Shakshuka

Oct. 19th, 2010 01:27 pm
kimberkit: (Default)
I tweeted about shakshuka yesterday: a spicy tomato dish with poached eggs on top, complemented by creamy cheese and parsley, it is ridiculously tasty for using such cheap ingredients. I had it at Hummus Place, a restaurant near me.

Then I made it for lunch today again, using SmittenKitchen's recipe. It cost me $9 ($5 of which was for the cheese). For a dish that makes 4 meals and tastes as yummy as this, that's insanely good.

Plus it's vegetarian and is fairly virtuous -- all flavor and essentially no fat other than from the cheese, the latter of which you can eliminate. Go forth and make shakshuka!

Lansky's

Mar. 20th, 2010 11:42 pm
kimberkit: (Default)
OMG, guys, I just discovered my new favorite old-style sit-down deli: Lansky's, on Columbus, between 70th and 71st.

The matzo ball soup was to die for: they didn't cheat with the stock (real chicken), the carrots were sweet, the noodles soft, and the matzo ball itself was light and fluffy, not at all mealy. Their hand-battered onion rings are gorgeous -- huge, crispy, with perfect, naturally sweet onions at the center. Their mac and cheese was creamy, with no strange adulterations, and a nice, not-overly-breaded crust at the top. Their pastrami was dark, not too fatty (but with the delicious marbling that is perfect), and with rye, it was delicious.

My stomach hurts from all the eating.

[livejournal.com profile] sir_graeme, you would love it, and [livejournal.com profile] adularia, it's possibly better than Chat 'n Chew, and I thought Chat 'n Chew was awesome.
kimberkit: (Default)
Dear LJ,

Today I have discovered the wondrous joy that is falafel. I had always been suspicious of it before. It was green-and-brown, and it fell apart if you looked at it. People covered it with white stuff. But that was all before I tasted it. It tastes like fresh herbs, nuts, with a hint of bread, beans, and savories. It is amazing stuff.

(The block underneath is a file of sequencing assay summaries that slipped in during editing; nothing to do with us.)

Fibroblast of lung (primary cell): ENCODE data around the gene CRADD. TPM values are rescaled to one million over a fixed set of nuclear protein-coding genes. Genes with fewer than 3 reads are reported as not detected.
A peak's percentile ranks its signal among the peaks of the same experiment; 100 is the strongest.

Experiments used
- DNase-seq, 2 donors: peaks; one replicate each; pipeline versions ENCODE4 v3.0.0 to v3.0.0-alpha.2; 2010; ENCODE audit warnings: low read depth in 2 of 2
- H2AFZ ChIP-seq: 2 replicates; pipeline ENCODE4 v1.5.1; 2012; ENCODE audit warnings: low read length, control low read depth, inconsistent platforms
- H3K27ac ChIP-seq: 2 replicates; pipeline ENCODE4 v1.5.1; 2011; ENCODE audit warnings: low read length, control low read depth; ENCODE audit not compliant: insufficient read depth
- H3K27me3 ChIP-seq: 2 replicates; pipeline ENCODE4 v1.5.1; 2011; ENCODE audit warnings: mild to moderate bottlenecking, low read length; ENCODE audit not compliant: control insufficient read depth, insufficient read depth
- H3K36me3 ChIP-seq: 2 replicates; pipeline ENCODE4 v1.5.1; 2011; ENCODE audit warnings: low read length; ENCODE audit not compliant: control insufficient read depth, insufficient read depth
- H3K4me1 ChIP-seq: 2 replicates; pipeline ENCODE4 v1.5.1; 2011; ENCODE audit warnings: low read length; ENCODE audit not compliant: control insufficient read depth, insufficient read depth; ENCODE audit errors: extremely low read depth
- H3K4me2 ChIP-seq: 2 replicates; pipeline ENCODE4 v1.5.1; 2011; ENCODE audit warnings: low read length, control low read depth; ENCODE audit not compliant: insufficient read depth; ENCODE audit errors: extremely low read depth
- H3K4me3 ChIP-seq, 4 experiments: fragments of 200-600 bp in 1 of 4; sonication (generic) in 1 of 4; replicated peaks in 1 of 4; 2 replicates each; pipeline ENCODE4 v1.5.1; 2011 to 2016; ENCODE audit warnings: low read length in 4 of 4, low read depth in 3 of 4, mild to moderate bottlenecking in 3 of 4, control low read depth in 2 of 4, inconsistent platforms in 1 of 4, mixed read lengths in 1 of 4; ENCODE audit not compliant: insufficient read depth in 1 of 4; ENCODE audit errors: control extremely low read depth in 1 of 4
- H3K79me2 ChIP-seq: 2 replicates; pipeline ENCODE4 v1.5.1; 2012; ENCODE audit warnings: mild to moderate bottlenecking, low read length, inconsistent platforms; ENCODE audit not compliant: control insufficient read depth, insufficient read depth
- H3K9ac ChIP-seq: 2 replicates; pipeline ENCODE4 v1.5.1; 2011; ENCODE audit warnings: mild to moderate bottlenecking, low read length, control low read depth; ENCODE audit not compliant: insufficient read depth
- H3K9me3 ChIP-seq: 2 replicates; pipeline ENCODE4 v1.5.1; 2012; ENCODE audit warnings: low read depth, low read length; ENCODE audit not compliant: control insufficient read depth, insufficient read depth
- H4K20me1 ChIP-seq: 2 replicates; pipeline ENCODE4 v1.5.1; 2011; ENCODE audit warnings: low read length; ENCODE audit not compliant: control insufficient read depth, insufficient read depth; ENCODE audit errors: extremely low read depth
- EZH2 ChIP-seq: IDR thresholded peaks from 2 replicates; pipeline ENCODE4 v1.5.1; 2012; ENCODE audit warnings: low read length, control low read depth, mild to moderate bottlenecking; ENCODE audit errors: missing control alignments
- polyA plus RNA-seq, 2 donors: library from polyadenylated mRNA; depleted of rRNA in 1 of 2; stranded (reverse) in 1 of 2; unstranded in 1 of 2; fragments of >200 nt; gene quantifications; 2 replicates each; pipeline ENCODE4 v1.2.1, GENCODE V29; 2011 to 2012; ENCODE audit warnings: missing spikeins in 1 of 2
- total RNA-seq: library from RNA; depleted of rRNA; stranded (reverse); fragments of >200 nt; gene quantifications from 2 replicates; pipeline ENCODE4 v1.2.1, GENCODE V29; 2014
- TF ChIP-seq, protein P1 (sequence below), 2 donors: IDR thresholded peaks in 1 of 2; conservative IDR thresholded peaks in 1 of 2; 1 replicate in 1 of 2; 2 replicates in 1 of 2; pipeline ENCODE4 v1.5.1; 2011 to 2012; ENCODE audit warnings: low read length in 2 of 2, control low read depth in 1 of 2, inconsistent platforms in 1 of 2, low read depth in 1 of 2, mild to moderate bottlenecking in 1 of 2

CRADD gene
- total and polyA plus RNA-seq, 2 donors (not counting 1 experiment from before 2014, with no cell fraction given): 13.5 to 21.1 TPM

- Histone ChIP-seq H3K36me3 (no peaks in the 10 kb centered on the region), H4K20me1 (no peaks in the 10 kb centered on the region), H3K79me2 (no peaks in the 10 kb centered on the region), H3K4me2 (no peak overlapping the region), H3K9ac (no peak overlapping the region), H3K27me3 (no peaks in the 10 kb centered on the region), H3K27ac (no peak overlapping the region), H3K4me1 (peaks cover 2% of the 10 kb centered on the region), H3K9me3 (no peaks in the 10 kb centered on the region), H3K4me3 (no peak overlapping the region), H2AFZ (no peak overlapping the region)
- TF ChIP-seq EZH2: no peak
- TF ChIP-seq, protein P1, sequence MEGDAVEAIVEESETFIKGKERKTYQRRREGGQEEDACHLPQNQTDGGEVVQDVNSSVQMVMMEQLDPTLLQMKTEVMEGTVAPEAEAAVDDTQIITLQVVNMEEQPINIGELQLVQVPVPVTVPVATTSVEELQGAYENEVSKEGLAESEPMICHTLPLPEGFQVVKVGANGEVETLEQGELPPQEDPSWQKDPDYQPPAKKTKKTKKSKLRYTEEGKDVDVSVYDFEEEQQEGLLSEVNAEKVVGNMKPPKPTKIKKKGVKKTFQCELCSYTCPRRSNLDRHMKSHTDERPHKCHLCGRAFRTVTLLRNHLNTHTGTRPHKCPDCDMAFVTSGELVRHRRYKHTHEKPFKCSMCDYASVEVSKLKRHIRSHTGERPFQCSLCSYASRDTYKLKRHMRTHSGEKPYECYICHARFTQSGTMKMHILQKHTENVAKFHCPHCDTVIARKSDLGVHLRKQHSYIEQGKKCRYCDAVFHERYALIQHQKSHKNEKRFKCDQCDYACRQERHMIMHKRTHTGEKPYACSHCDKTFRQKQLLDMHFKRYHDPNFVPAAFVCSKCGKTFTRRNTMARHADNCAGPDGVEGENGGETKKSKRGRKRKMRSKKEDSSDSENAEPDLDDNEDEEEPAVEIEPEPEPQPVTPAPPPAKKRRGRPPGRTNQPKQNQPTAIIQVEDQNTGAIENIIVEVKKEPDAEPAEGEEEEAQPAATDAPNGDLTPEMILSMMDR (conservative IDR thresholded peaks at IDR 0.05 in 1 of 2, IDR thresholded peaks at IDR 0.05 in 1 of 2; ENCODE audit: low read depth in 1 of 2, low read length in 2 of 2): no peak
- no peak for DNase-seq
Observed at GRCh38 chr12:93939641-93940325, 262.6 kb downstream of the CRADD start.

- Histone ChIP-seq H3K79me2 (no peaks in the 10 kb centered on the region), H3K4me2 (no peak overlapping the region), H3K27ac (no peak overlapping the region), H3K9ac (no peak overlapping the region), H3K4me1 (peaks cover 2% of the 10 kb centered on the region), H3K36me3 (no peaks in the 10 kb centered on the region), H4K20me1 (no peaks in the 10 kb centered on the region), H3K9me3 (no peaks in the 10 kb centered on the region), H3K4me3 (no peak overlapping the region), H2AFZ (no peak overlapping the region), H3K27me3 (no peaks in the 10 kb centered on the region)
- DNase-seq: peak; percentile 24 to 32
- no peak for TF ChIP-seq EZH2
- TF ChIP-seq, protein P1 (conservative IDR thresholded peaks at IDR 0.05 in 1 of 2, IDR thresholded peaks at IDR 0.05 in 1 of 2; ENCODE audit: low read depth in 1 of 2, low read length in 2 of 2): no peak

What brought on this sudden adventurousness, this abrupt willingness to forgive the world its oddities and vaguely-scary things? My weekend of Ortho-bionomy class, that's what. I've raved before about my OB classes, and how, if you just gently suggest to the body that this is what it's doing, it will correct itself in a graceful, stress-off-your-back manner. But this class wasn't so much about a new concept as remembering how good I am in the first pace -- how much I love working with energy, and helping others whose bodies are aching, and how much I am loved by others in the massage community. How I never gave up that home. I am so grateful.
kimberkit: (Default)
I was going to post something about how my newest excuse to Neil for spending money (other than, "God hung a sign on me that said 'tempt me'") is usually: "But I spent it for you!" Case in point: sock yarn, $26, and I'll knit him one beautiful pair of socks after I get over being nervous about touching it.

Really, I realized, though, hangin' out with the so-awesome [livejournal.com profile] regyt, though, that it's all about me. I'm a hedonist. I bought Koigu Painter's Palette sock yarn because it was incredibly luscious, touchable and had browns in sunset colors I'd never seen before.

Earlier today, when I went with [livejournal.com profile] regyt to an amazing chocolate-and-coffee tasting, and I learned about things like acidity, body, fragrance, and flavor in coffee, I realized... I'm a taste slut. I love food. I adore the salad we had together, how smooth the goat-cheese was with the smoky-and-fruity balsalmic, paired with the savory tenderloin and full tomato-acid flavors. I'm sure I was drunk on the passionfruit-raspberry chocolate. For some reason, though, I am apologetic about going into spasms over things.

Some day I shall stop apologizing for being such a taste slut.

But meanwhile, I added peppermint extract to my seltzer when I got home and tasted salt on Neil's skin.
kimberkit: (Default)
In Greece, where I spent a month of my senior year, I used to have yogurt and cucumbers and fruit and all sorts of yummies for breakfast. Sadly, when I got back to America, I discovered that our yogurt is thin, over-sugared, and lacking the creamy robustness that all greek yogurt has. That was the end of my yogurt career for a while.

But! today I have found that adding a dollop of sour cream to yogurt makes it taste significantly creamier and fuller, diluting out the nasty sugar. When I pour in a generous handful of strawberries, it... well, it's still not Greek yogurt, but it's much better.

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